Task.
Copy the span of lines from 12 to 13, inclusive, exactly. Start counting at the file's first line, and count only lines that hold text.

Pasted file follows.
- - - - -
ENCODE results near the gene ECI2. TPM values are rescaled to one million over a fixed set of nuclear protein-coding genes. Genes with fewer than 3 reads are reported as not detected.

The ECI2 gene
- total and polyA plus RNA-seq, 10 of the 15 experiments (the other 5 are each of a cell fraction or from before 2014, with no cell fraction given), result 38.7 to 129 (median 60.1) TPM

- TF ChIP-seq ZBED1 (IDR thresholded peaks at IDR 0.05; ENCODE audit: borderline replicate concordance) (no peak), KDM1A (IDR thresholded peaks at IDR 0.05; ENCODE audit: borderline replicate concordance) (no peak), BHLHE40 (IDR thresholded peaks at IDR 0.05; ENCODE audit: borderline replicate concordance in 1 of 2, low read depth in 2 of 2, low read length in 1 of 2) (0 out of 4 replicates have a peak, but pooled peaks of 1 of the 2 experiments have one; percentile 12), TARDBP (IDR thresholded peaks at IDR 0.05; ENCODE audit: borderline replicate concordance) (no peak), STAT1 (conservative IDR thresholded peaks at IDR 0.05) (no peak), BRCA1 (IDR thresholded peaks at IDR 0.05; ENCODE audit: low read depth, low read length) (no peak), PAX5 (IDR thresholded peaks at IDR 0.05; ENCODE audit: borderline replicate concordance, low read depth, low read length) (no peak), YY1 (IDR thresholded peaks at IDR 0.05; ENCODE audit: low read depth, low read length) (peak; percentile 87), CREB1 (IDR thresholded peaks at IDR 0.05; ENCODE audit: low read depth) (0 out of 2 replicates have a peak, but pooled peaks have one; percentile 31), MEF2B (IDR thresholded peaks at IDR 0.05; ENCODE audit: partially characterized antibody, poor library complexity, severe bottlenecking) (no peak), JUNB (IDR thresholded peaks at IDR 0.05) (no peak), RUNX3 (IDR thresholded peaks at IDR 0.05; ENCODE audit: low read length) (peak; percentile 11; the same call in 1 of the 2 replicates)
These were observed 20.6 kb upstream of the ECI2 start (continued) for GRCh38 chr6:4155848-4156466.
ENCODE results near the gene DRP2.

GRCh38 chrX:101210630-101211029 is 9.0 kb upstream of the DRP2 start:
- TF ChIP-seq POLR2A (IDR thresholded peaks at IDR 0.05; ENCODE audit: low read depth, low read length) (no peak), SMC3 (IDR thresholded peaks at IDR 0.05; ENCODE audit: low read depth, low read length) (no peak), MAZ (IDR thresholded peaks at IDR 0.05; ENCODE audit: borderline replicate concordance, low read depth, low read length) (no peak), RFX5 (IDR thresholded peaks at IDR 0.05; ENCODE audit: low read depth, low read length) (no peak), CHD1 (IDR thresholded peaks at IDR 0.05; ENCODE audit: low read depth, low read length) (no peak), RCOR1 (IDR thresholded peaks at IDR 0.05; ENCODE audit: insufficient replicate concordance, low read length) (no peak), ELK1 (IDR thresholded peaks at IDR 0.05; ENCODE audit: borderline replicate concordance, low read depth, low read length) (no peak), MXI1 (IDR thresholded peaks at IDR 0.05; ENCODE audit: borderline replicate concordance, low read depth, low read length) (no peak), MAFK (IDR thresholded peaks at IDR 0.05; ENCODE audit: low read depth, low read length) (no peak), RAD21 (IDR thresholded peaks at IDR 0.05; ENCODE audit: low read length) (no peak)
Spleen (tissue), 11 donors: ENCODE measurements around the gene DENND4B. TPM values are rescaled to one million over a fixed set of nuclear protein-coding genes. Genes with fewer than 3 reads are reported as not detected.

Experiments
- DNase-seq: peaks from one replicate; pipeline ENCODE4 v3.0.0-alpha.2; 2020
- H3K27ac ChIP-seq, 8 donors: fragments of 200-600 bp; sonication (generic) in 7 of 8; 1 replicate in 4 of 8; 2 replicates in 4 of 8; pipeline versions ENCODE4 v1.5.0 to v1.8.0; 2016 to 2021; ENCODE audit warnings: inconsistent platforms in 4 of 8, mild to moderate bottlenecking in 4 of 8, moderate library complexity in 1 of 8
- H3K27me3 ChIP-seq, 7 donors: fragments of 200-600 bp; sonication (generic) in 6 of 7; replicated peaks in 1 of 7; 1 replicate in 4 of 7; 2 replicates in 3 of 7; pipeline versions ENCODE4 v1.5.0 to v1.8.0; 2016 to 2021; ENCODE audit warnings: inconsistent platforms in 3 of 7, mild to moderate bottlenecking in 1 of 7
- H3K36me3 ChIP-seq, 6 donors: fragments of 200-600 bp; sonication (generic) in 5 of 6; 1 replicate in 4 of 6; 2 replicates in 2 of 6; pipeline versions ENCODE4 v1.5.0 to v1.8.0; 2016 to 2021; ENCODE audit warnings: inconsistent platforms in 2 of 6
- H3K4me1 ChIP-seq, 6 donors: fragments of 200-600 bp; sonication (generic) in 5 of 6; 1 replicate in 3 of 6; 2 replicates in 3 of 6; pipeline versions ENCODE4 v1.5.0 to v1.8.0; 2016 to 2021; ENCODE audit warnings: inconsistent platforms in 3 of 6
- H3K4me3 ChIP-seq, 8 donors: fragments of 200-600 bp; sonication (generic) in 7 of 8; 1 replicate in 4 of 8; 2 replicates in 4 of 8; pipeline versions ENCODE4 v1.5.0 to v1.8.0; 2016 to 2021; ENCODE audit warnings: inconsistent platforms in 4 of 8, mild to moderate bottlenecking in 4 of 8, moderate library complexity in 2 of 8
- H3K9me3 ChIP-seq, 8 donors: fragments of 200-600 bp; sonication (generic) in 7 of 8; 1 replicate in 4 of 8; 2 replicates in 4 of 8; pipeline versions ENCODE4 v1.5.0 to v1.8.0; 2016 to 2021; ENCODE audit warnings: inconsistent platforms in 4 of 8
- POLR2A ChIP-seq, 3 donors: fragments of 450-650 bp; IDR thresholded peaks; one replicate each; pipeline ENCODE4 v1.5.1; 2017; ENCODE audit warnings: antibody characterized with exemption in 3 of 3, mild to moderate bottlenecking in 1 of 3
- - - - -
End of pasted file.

- H3K27ac ChIP-seq, 8 donors: fragments of 200-600 bp; sonication (generic) in 7 of 8; 1 replicate in 4 of 8; 2 replicates in 4 of 8; pipeline versions ENCODE4 v1.5.0 to v1.8.0; 2016 to 2021; ENCODE audit warnings: inconsistent platforms in 4 of 8, mild to moderate bottlenecking in 4 of 8, moderate library complexity in 1 of 8
- H3K27me3 ChIP-seq, 7 donors: fragments of 200-600 bp; sonication (generic) in 6 of 7; replicated peaks in 1 of 7; 1 replicate in 4 of 7; 2 replicates in 3 of 7; pipeline versions ENCODE4 v1.5.0 to v1.8.0; 2016 to 2021; ENCODE audit warnings: inconsistent platforms in 3 of 7, mild to moderate bottlenecking in 1 of 7